Maybe...?

    Well, fortunately for us, most non-Pakistani airlines do give a rat's ass. So we have managed guidance and a descent mode on the A320 that maintains a speed range around the best fuel-economy speed while taking into account altitude constrictions and brings you down to the glideslope where you can make a nice, passenger-friendly, life-sustaining transistion to final. Why not use this? Why not respect the value of human life over your own ego? Why be a cowboy when cowboys are a thing of the past?

    Leave a comment:


  • Gabriel
    replied
    Originally posted by 3WE View Post
    I don’t give a rats ass how they get down to 1000 feet...AT THAT POINT, get things on target and maybe run a landing checklist...
    Well, it seems we are finally starting to converge here (you and me, maybe not Evan).

    But this is not what happened. Then never got things on target, gear or no gear.

    Leave a comment:


  • 3WE
    replied
    Please keep dismissing folks that had fake licenses (and the lack of gear) and violated all sorts of stuff and get your descent procedures written so the airline can resume flying.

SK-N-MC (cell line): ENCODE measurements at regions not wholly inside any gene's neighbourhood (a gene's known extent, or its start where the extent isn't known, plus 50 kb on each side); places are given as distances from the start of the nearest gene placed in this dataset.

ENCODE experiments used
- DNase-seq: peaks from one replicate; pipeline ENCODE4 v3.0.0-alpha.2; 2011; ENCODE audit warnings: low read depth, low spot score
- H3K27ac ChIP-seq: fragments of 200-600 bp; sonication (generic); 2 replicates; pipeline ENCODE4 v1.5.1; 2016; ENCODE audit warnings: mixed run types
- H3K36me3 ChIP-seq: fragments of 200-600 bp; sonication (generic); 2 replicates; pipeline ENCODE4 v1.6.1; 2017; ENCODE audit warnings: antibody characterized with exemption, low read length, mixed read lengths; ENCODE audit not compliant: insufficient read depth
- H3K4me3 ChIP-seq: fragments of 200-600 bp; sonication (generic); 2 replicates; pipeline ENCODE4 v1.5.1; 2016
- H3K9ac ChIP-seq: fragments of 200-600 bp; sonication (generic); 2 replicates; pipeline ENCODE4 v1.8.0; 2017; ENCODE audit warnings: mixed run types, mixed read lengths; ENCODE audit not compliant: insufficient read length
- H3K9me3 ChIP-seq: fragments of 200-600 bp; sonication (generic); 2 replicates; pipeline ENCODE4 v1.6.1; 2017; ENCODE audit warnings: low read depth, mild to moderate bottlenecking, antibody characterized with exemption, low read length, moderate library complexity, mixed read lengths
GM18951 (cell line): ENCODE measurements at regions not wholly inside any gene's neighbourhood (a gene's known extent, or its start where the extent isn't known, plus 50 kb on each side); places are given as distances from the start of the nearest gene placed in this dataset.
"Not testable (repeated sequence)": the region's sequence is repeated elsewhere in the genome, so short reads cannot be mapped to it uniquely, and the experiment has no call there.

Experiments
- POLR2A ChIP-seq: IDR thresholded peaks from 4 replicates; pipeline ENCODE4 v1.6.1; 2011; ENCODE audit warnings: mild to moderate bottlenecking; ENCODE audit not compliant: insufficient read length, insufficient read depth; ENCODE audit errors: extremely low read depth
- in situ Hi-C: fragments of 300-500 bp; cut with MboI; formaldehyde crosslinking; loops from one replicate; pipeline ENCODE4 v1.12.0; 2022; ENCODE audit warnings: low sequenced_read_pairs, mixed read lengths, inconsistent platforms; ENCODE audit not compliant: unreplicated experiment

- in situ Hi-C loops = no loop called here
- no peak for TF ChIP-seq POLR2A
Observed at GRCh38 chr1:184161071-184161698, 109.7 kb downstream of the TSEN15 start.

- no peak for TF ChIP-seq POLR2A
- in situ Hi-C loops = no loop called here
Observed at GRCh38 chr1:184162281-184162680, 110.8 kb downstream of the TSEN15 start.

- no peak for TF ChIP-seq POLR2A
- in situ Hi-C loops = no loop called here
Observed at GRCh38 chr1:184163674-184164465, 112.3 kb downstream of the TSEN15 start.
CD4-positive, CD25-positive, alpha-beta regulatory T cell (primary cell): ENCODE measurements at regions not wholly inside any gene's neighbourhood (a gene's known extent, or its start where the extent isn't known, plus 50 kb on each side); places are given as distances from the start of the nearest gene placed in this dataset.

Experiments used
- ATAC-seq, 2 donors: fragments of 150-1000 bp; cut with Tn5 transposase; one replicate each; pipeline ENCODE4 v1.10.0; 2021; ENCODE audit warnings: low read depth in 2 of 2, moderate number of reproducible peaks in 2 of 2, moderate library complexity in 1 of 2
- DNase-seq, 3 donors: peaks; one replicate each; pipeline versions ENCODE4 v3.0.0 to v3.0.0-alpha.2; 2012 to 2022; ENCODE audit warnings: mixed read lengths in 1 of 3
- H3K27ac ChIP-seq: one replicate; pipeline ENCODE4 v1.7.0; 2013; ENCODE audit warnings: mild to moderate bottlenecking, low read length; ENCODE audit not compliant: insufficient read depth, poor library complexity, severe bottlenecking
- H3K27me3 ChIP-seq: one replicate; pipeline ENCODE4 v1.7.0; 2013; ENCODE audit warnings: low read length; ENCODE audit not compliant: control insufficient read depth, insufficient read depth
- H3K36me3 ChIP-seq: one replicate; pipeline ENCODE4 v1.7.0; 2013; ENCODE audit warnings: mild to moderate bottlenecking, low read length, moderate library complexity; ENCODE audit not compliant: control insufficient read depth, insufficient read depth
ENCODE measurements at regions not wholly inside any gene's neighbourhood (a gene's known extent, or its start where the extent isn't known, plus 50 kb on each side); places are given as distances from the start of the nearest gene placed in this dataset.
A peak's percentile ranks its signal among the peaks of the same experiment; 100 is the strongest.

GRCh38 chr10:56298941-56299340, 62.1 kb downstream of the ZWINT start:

Crews get rushed all the time...go arounds even happen...

    I don’t give a rats ass how they get down to 1000 feet...AT THAT POINT, get things on target and maybe run a landing checklist...

    Leave a comment:


  • Evan
    replied
    Originally posted by 3WE View Post
    Ok Evan, you win. If they had made a conservative descent and forgotten the gear, they would not have crashed.
    If they had made a proper descent (i.e. conservative of human life), it would have been impossible to forget the gear, so there would not have been a crash.

    What made forgetting the gear possible are the conditions arising from the rushed, overspeeding descent that they did make.

    Plus everything Gabriel just said about going around after touching down without gear.

    You can't win this one. TIme to give up.

    Leave a comment:


  • Gabriel
    replied
    Originally posted by 3WE View Post
    Ok Evan, you win. If they had made a conservative descent and forgotten the gear, they would not have crashed.